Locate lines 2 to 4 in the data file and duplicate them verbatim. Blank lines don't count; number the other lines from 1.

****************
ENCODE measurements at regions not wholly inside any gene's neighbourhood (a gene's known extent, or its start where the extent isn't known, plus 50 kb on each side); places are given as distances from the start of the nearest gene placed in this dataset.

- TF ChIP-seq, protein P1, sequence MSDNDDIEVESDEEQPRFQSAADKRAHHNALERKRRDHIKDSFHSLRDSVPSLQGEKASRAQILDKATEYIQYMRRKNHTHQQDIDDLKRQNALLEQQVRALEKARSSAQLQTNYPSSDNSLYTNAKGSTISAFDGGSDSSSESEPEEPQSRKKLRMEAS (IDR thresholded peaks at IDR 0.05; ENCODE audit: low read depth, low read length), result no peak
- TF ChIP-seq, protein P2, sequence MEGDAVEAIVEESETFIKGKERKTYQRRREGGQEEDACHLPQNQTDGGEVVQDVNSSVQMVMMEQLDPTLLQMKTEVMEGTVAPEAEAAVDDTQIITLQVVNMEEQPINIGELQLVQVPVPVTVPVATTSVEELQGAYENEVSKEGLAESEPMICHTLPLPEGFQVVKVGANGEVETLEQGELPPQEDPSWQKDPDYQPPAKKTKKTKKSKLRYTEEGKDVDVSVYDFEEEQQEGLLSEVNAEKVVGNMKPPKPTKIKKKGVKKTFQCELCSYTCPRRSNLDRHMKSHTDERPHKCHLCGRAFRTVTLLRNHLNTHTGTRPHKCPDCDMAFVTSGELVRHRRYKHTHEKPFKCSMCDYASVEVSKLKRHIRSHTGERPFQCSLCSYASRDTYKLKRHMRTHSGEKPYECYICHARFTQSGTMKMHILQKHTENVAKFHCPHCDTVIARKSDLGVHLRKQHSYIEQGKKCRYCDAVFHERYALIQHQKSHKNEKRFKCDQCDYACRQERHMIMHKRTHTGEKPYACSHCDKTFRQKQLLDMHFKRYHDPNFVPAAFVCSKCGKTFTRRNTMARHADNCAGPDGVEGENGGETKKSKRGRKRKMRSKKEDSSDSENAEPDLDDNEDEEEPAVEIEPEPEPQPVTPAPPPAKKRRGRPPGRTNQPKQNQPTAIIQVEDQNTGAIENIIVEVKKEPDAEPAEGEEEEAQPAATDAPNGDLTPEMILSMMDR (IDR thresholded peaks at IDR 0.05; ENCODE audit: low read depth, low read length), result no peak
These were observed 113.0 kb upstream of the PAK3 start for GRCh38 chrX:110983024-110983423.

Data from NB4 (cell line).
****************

- TF ChIP-seq, protein P1, sequence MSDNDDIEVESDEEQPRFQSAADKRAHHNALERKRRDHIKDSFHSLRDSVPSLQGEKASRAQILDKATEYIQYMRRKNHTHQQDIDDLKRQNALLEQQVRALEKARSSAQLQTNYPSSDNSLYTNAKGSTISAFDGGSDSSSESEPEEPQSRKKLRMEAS (IDR thresholded peaks at IDR 0.05; ENCODE audit: low read depth, low read length), result no peak
- TF ChIP-seq, protein P2, sequence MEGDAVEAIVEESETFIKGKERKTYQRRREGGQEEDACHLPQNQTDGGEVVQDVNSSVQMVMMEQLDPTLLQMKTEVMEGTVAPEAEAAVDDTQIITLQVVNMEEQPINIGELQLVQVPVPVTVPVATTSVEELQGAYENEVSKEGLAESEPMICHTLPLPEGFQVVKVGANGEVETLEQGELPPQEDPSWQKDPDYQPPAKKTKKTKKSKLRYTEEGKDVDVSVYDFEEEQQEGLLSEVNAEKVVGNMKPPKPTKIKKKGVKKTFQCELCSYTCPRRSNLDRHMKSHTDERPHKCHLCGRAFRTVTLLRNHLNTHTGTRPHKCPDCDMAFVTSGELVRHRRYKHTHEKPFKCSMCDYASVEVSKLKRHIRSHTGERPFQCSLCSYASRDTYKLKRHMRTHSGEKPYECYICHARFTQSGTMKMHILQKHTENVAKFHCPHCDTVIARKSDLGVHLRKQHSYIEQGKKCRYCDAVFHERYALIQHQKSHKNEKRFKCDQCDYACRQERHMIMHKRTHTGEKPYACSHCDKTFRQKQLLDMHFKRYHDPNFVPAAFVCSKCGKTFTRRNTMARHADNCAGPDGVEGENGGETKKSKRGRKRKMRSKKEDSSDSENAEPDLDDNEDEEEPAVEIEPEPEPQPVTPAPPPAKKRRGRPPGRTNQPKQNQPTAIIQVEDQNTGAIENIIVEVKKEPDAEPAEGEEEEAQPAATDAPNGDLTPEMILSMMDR (IDR thresholded peaks at IDR 0.05; ENCODE audit: low read depth, low read length), result no peak
These were observed 113.0 kb upstream of the PAK3 start for GRCh38 chrX:110983024-110983423.